05/26/12

Insects and other foods the trout should be eating:
Hatching:
1.    Little BWOs
2.    Green Sedges (Caddisflies)
3.    Cinnamon Caddis (Mostly Abrams Creek)
4.    Little Short Horned Sedges
5.    American March Browns
6.    Giant Stoneflies
7.    Light Cahills
8.    Little Yellow Stoneflies (Yellow Sally)
9.    Eastern Pale Evening Duns
10.  Sulphurs
11.  Slate Drakes
12.  Golden Stoneflies

Most available/ Other types of available food:
13.    Sculpin, Minnows (Streamers)
14.    Inch Worms (Moth Larvae)


Fly Fishing Tales - The Oconaluftee River Documentary
This same day a few years ago, I only had a short time to fish on my way home to Gatlinburg
from a quick trip I had to make to Florida to finish up an instructional boating video I was
working on. I had forgotten about it until yesterday, when I stumbled into a short video
segment I recorded as I was searching for some other footage. I had my camera equipment
with me from the quick overnight trip I made to Jacksonville but no cameraman or Angie to
use it. When I finished fishing, I just turned the camera on and as I was driving up the
mountain on the way home, recorded myself documenting the trip.

I guess I just wasn't able to pass up fishing for a few minutes on my way back and stopped
on to the North Carolina side of the park at one of my favorite places right on highway 441.
The Oconaluftee River is one of my favorite streams partially because I can usually fish there
close to the road without being bothered by other anglers. The particular place or area I
fished is a real sleeper, I think that's because it just looks too obvious and to easy to access.
I guess most anglers think it's heavily fished, yet I've never found anyone there fishing. Even
so, most of the time you will have some people watching you fish (clue). I have always been
able to catch a good number of trout, both brown and rainbows, in the short stretch. Without
revealing the area, just let me say it's so close to road access that if you take one step in the
wrong direction, you will take a hard fall straight down in the water.

The Oconaluftee River has a slightly higher pH than many streams in the park of similar
appearance. I'm not sure why but it's very obvious the rocks are a little slicker with algae and
as a result, with the exception of Abrams Creek, you have a higher number of aquatic insects
in the stream than most other similar streams in the park with the exception of Abrams Creek.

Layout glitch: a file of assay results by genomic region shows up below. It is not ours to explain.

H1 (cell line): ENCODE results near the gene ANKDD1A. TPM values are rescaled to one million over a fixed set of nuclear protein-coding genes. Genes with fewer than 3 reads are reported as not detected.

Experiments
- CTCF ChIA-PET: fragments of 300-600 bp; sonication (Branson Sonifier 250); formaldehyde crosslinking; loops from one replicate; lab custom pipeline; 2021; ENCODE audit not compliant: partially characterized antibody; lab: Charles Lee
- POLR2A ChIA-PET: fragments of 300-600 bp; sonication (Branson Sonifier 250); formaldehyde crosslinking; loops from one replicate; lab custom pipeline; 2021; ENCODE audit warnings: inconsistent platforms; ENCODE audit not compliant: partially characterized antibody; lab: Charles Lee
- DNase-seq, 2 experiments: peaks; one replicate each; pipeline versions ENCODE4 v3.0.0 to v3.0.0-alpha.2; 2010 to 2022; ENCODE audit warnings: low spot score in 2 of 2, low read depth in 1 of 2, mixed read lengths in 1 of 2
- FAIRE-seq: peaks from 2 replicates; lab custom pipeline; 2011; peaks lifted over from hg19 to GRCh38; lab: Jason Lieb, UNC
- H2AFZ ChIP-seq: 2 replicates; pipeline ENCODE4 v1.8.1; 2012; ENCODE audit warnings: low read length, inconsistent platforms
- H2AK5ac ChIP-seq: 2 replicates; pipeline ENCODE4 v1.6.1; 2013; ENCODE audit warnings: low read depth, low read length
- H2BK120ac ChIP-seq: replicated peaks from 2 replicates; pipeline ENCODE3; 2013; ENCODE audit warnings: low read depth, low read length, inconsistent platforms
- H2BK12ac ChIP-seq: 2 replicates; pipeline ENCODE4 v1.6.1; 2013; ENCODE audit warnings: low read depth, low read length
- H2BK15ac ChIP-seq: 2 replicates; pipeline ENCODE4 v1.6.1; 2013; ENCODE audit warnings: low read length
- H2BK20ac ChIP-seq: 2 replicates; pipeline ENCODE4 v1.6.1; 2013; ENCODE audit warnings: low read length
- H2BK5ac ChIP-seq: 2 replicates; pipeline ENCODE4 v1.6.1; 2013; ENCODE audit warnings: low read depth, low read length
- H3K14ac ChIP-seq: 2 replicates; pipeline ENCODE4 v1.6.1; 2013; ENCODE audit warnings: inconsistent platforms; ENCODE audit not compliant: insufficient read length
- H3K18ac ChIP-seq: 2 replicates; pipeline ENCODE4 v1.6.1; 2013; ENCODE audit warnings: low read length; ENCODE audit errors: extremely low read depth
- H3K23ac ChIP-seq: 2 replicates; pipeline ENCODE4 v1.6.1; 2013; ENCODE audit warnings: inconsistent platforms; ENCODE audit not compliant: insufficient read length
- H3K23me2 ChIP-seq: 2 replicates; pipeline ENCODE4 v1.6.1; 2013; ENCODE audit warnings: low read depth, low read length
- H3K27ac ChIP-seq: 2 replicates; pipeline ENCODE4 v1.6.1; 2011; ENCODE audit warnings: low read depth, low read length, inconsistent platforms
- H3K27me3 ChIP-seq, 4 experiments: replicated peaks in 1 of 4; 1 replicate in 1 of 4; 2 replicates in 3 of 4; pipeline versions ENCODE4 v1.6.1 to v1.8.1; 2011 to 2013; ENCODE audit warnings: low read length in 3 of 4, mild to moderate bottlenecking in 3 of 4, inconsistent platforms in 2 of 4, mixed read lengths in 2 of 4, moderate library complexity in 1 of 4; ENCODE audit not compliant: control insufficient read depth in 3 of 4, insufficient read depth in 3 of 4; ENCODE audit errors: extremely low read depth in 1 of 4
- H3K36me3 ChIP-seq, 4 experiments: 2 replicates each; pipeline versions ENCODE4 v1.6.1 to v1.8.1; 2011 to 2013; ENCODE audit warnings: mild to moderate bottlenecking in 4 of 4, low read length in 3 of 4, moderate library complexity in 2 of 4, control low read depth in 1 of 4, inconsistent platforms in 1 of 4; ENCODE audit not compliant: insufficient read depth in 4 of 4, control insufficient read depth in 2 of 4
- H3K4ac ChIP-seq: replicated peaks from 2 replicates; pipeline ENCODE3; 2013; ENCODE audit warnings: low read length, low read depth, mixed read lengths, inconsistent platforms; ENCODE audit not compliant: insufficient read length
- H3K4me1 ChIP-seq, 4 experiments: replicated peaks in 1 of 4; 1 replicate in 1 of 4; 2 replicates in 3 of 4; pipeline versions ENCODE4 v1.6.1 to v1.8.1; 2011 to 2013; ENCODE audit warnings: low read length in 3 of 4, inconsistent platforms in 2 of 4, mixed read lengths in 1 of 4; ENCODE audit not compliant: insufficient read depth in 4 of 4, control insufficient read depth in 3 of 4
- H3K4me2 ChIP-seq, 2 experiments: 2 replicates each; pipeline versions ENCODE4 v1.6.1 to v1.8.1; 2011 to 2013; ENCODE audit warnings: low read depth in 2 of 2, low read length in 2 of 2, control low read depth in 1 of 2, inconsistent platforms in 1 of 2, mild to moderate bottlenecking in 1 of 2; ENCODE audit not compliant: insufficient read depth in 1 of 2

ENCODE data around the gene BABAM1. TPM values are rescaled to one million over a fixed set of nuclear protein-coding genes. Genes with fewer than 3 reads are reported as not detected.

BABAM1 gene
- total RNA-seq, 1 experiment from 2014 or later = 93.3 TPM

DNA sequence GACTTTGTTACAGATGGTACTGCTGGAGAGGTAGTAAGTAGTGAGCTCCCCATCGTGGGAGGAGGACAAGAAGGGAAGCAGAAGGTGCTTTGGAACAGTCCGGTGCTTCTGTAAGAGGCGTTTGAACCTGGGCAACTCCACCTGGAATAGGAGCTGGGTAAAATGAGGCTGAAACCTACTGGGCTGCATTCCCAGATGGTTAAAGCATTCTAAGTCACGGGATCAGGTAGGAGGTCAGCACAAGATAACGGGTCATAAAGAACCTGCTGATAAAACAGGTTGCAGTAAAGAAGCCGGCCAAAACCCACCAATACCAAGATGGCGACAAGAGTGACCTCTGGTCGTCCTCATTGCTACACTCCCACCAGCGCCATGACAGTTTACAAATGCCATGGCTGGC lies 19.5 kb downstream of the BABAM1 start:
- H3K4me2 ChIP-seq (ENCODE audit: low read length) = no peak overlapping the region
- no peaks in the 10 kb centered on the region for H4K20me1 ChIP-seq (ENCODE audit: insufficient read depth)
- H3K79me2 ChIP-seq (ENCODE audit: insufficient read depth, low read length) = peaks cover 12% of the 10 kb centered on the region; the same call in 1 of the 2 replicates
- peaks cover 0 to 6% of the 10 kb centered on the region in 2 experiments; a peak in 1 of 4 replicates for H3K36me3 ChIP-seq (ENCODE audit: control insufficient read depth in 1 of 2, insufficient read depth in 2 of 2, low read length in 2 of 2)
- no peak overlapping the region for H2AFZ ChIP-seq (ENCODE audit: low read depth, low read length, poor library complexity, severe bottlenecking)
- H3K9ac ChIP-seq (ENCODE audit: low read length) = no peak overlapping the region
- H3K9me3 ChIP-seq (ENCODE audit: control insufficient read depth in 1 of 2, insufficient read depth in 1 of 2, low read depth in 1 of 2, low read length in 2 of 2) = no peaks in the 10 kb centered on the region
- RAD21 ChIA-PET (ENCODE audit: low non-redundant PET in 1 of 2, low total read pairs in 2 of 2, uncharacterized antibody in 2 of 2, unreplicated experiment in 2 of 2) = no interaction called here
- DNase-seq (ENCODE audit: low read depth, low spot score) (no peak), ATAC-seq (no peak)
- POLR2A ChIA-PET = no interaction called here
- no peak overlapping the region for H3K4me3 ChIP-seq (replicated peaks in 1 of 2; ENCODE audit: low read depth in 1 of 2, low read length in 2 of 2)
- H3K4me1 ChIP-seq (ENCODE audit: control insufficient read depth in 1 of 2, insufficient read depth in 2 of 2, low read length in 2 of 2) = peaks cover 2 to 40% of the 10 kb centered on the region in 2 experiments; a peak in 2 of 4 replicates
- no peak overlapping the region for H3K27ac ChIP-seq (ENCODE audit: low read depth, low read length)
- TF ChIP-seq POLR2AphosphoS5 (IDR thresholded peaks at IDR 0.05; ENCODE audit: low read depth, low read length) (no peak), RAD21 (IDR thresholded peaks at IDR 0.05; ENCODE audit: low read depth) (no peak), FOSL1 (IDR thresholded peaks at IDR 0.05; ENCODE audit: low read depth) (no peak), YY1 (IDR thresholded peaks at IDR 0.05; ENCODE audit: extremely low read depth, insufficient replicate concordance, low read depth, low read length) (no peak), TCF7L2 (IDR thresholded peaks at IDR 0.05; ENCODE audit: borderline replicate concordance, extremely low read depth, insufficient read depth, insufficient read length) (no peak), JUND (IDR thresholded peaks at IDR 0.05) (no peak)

Parts of Cataloochee Creek and Hazel Creek may rival it in that regard.

According to my noisy documentation of the fishing, it was obvious that about every insect in
the park that should be hatching was hatching on the Oconaluftee. Although nothing was
hatching during the time I was there around noon, I mentioned that the grass, trees and
bushes were loaded with proof many insects were hatching. Of course, the stoneflies I
mentioned, mostly Little Yellows but some Goldens, hatch during the evenings, not during
the day. I mentioned that I found both Sulphur duns and spinners, Cinnamon Caddisflies and
plenty of Little Yellow stoneflies along the stream that had previously hatched.

I didn't have to see many Sulphurs to know to tie on our Perfect Fly Sulphur nymph, which at
that time was fairly new. I proudly said on-camera, that I pulled out one trout after another
about as fast as I could get re-situated after releasing each one. It was continuous action the
entire hour and a half I was there.

Most of the time I had my picture taken with the fish I caught by visitors to the park. I
mentioned in the rather pitiful documentation, that I answered the usually questions like,
"what kind of fish is that", and my favorite question from observers, "are there fish in that little
stream".  

I caught one very nice brown that received a loud applaud for my audience. I mentioned it
would probably measure fourteen inches. I also mentioned something many of you will think
is strange, if not funny, especially considering we take pictures and videos of everything that
moves and some things that don't move. I mentioned on the video that for the first time ever,
I tried to take a picture of the brown trout I caught will my cell phone. What hit me yesterday,
is funny, if not downright pathetic. I didn't know how to use the camera feature and ended up
without a picture of the fish. Furthermore, even though I have owned several more phones
with cameras since then, until yesterday, I had never tried to use any of them.

My eyes immediately went to my new touch screen cell phone to see if it had a camera. It
does and I took the minute or two it requires to learn how to operate it.  I managed to take my
first picture ever with a cell phone after having a cell phone camera for a few years now. It's
a beautiful shot of my computer monitor with things to do notes stuck all over it.
Copyright 2012 James Marsh